Investigation of suspected urinary tract infection in older peopleBMJ 2014; 349 doi: https://doi.org/10.1136/bmj.g4070 (Published 03 July 2014) Cite this as: BMJ 2014;349:g4070
- Sean Ninan, specialist registrar, geriatric medicine1,
- Carly Walton, VTS trainee2,
- Gavin Barlow, consultant physician/honorary senior clinical lecturer3
- 1Calderdale Royal Hospital, Salterhebble, Halifax HX3 0PW, UK
- 2Pinderfields General Hospital, Wakefield WF4 1DG, UK
- 3Department of Infection and Tropical Medicine, Castle Hill Hospital, Cottingham, Hull HU16 5JQ, UK
- Correspondence to: S Ninan
- Accepted 8 May 2014
Do not use urine dipstick tests to diagnose urinary tract infection in older people; if they are performed at all, only a negative result should be considered useful in excluding a urinary tract infection
In patients who are able to provide a history, urinary tract infection should be diagnosed only in the presence of a combination of at least three acute urinary symptoms or signs, such as dysuria, urgency, frequency, or suprapubic tenderness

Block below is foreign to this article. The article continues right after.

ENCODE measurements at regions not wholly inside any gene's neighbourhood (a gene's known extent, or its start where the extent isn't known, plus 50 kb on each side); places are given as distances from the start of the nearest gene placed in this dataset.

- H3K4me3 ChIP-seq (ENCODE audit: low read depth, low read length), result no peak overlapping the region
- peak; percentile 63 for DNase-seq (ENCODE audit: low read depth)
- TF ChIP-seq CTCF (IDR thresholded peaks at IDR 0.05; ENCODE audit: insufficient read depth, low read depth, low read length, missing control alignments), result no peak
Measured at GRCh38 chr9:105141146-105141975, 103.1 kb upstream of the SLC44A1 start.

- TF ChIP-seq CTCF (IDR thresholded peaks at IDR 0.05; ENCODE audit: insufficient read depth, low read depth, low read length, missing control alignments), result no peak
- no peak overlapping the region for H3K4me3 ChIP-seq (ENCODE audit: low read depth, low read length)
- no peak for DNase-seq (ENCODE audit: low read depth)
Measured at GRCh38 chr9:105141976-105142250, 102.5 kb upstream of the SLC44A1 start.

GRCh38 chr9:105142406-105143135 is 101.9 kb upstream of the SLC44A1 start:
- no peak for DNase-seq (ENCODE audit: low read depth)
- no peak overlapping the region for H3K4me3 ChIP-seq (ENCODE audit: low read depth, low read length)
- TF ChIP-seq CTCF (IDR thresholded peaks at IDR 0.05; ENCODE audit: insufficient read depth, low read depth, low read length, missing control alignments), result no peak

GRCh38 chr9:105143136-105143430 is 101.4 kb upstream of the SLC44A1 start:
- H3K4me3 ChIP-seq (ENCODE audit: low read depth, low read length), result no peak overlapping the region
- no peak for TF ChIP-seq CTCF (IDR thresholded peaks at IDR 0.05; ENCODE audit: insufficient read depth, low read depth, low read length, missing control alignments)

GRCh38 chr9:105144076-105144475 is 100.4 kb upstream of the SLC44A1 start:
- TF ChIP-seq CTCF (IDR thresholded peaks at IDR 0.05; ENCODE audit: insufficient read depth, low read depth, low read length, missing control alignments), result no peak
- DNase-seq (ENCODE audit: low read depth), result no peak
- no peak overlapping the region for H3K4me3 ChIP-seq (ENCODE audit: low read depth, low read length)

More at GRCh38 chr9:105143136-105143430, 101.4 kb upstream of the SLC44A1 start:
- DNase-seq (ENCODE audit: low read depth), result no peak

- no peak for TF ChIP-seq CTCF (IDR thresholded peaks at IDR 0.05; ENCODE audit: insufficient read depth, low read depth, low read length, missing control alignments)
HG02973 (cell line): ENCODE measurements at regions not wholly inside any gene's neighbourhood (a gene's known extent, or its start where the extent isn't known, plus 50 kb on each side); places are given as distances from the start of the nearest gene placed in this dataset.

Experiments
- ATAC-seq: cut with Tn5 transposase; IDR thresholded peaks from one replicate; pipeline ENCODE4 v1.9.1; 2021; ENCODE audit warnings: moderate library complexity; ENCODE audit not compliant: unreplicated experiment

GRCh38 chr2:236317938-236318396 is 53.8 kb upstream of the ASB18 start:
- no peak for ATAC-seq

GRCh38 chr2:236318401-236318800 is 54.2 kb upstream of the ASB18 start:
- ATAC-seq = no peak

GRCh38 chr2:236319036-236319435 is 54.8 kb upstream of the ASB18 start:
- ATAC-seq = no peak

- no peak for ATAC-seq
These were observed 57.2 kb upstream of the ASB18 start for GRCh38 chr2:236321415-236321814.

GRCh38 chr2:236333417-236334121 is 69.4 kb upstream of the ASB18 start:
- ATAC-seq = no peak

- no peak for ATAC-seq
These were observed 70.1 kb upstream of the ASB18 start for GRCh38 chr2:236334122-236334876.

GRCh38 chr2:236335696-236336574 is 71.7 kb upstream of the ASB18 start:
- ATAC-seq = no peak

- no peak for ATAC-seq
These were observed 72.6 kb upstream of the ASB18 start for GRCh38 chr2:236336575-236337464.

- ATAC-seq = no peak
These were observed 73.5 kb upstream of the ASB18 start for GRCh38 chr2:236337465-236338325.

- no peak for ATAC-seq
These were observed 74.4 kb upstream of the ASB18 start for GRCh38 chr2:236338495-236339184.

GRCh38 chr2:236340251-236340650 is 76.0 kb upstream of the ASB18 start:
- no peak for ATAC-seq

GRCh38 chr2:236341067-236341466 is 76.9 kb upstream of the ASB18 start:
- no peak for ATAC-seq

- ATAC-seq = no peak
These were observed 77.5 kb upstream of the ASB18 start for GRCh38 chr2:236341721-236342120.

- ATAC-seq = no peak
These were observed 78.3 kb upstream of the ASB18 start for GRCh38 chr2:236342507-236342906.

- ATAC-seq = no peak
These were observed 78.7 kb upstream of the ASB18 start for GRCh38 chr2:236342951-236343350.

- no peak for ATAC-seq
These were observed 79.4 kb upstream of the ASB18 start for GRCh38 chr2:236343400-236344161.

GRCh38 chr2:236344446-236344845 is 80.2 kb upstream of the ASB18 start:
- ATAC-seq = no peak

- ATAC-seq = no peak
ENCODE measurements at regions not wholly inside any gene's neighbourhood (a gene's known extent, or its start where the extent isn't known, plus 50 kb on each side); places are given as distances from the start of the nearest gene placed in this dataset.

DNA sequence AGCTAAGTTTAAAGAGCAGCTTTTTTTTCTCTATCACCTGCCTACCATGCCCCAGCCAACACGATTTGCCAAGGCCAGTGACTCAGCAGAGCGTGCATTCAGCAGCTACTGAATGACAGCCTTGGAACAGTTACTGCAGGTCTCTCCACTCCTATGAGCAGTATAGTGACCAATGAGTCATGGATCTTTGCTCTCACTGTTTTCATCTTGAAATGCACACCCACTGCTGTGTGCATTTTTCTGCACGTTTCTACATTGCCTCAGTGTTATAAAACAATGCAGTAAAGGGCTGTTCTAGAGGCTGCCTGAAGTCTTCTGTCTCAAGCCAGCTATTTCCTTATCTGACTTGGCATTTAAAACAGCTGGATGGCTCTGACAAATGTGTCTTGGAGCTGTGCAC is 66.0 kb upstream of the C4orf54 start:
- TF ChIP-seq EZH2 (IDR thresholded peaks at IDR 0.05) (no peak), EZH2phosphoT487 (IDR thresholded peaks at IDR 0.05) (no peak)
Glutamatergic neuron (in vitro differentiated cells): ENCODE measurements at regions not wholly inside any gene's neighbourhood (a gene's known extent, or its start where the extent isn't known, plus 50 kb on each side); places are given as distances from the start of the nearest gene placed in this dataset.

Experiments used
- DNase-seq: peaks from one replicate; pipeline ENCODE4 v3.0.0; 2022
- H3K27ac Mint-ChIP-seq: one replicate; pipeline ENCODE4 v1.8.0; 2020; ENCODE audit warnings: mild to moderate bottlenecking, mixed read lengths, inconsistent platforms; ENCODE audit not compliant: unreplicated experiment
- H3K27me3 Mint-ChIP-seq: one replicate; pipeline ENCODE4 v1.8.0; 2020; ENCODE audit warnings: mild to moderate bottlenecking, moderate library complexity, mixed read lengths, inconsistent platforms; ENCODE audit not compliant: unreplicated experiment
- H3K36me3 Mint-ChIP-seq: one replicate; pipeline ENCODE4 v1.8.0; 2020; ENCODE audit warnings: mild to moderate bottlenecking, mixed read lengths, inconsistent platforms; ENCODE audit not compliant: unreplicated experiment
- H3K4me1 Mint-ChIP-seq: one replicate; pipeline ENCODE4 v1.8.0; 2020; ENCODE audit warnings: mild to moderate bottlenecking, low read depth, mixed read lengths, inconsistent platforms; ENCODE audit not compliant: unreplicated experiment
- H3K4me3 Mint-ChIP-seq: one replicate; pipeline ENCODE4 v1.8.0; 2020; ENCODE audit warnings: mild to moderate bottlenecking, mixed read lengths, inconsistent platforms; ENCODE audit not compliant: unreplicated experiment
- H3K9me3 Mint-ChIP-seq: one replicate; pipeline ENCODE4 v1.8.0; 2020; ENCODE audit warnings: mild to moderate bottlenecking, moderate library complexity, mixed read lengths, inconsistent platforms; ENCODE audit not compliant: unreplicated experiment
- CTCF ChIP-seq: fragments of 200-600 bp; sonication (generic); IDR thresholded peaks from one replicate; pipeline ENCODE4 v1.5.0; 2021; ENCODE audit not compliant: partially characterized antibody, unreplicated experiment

In patients who are unable to provide a history, urinary tract infection should be diagnosed only when evidence exists of acute inflammation (for example, fever/hypothermia or raised white cell count or C reactive protein) associated with bacteriuria on urine culture and no other more likely cause of their acute illness exists
Asymptomatic bacteriuria is common in older people; avoid treating bacteriuria in patients with non-specific symptoms that cannot be attributed to urinary tract infection, as this confers no benefit and may cause harm
An 84 year old woman, who lived in a residential home, was referred to the acute medical assessment unit with a two day history of increasing confusion of unclear cause. She was unable to provide a clear history, but her daughter mentioned that she was not usually confused. On examination, her temperature was 36.8°C, her heart rate was 67 beats per minute, and her blood pressure was 135/70 mm Hg. She looked dehydrated and was noted to be incontinent of dark, offensive smelling urine. Urinary tract infection was suspected.
What is the next investigation?
Suspected urinary tract infection is a common scenario when evaluating ill older adults. The diagnosis may be challenging, as patients are often unable to provide a history of acute urinary symptoms (for example, owing to delirium or dementia), and asymptomatic bacteriuria (see table 1⇓ for definitions) is common in older people. The prevalence of …